The noodles were storebought and standard. I’m glad I didn’t make them too far ahead because by the time the meal was over and we went to clean the pot they had turned into a gelatinous mess.

Main Course

I decided to go with both dairy and meat options (just nothing mixed) and let people choose their own adventures. I had also planned several parve/vegan dishes, but those (accidentally, I swear) ended up being the ones cut from the menu once it was clear there was plenty food.

Meat

Mark Bittman’s Braised Lamb with Horseradish and Parsley

I love that this dish incorporates food mentioned as historically relevant in the service, and I love that it’s braised – eliminating the holiday’s tendency toward dry meats. The lamb shoulder was sourced from Esposito’s, and they were willing to remove the bone and package it separately for me. They also had special seder plate lamb bone sections, but since I was already buying a lamb bone, I just went with the shoulder piece. I bought three shoulders – two in the 3 pound range and 1 in the 5 pound range. And there was a lot of painstaking trimming of fat from that cut that I’m not sure was necessary, but the end product was succulent and beautiful.

Right, so the first step was taking all of the bones, roasting them, and them adding them to a pot with some vegetables to make stock (and then cleaning them and roasting the three prettiest for the seder plate).

Then I took the huge dutch oven my mother bought me as a housewarming present (my first one of my own! At the time I wasn’t sure I’d use one that big, but I’ve already used it a lot) and browned the lamb cubes in batches, sprinkling with salt and pepper. Even with the olive oil, the lamb still stuck a bit – and I suspect it might have released if I’d waited for a proper sear, but I could not resist stirring the meat a good bit.

When I was on the last batch for browning and it was looking just about done, I added the slivered garlic and let that cook for a bit together. Then in went a glug of manischewitz concord grape (the recipe allows for white wine, but I love cooking with the manischewitz too much) and the lamb stock. And then the rest of the meat… which possibly should have gone in before the stock because I had to be very careful not to splash.

And I simmered the lamb for several hours and then didn’t add the peeled fresh horseradish (because I was scared and it was incredibly tasty without) until the last half hour of cooking, overnight, and the reheating on the day, but it didn’t end up changing the flavor much at all.

I almost forgot the parsley sauce, and few people used it – but I made it thick, with just a minimal amount of oil and vinegar (done by sight, so I have no measurements for you). It was delicious, and I’ve enjoyed using it up at leftovers – stirred into sour cream dip for chips and mixed in with egg salad)

Lemon Thyme Chicken

I feel a bit bad about this one. It has been so long since I’ve paid money for meat, that I’d planned to only spend money on ethical meat. And there I was at the farmers market staring at the $14/pound meat when this was already the most expensive meal I’d ever made and I’d been buying tables and chairs and a sink! And I walked away (after buying 4 dozen eggs) and bought cheap meat at the grocery store, where I bought enough thighs and breast meat to feed everyone for about $14. Next year I’ll do better.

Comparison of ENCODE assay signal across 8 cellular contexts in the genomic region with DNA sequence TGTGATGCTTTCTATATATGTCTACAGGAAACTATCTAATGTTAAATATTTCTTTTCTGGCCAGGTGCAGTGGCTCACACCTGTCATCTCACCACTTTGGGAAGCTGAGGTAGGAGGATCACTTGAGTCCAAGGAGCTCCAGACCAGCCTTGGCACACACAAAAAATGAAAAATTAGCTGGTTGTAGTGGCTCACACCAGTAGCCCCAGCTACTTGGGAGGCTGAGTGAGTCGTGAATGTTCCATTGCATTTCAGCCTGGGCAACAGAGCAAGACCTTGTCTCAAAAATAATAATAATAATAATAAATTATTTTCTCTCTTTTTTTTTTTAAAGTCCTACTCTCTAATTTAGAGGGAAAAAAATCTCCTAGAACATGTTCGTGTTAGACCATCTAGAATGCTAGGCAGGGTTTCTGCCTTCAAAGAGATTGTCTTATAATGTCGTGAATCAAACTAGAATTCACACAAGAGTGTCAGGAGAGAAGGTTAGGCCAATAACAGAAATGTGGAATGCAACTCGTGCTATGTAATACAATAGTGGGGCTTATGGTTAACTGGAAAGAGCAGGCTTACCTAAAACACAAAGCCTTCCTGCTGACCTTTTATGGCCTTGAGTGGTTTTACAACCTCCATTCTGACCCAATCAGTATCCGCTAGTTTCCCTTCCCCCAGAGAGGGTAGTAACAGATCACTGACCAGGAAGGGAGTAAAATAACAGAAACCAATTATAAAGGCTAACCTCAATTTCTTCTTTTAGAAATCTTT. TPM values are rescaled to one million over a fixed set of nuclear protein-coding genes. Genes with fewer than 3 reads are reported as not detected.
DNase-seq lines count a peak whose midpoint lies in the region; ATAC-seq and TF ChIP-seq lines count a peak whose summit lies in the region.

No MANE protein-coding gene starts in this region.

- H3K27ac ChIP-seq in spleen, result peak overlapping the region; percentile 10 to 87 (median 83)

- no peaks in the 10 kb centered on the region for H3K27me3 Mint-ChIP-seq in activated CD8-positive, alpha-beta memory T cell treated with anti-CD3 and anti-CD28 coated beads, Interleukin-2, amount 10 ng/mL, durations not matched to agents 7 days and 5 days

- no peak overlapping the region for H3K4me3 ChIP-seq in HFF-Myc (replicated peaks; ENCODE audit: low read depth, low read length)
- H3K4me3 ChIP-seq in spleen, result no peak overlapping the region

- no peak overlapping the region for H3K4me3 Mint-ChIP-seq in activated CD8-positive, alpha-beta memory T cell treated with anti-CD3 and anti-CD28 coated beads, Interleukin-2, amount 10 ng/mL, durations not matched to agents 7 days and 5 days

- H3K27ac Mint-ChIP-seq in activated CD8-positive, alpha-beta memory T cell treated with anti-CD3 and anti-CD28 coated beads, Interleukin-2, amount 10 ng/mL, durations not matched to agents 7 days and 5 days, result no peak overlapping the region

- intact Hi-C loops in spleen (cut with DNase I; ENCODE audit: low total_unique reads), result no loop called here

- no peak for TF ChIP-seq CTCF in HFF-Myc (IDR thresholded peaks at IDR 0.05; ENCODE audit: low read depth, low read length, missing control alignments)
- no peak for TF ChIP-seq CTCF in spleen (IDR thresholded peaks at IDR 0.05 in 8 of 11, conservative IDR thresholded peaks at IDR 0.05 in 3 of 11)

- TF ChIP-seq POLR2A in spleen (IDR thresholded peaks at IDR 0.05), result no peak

Right, so step one was to peel and thickly slice an onion or two and to lay them in the bottom of the casserole dish (this adds moisture and keeps the meat from cooking to the dish, making cleanup easier).

Then I took a jar of pre-peeled garlic and shook enough into the dish to give more even coverage for the bottom – it doesn’t have to be perfect. And I tossed in about 10 oil-cured black olives to round out the flavor.

I arranged the chicken so that the thighs (with skin and fat) were around the outside and the breasts (skinless and cut into thigh-sized pieces, so three pieces per half) were filling in the center.

On top of that came freshly cut thyme (on the stem) and roughly-cut chunks of lemon. I usually make this dish with rosemary, so I used too little thyme to affect the chicken as much as I wanted, so in future I’d recommend really piling the stems on or/and also dusting with powdered thyme.

If you have more of the breast meat, you can also add a swig of wine and start the cooking process with aluminum foil over to keep it from drying. There were enough thighs (roughly half the meat) in this batch that no additional liquid was needed and it was fine uncovered. It went into the 350F oven right before we started reading, so let’s say it cooked for an hour and a half. I have, however, accidentally overcooked this dish by as much as an hour and had no ill effects or drying of the meat.

Dairy

Kale and Feta Matzoh Pie

This recipe was inspired by Gourmet’s Spinach and Matzoh Pie, but I was already supposed to have someone bringing spinach kugel and I love the more bitter greens. Really, this recipe was begging for some kale!

I bought three spring tops of curly kale from Landisdale Farm at the farmers market. The day before, I shredded the kale and cooked it down with a pinch of salt (so that I’d have more room in my refrigerator).

The next day, I assembled the lasagnas.

I mixed up a pound of fresh farmers cheese (from mexico, featured in my local supermarket… tasted like try, crumbly sour cream with a bit more culturing), 2 cups whole milk, 3 eggs, freshly ground nutmeg, and some salt and pepper, in a bowl with a fork. It was fine, even without the blender.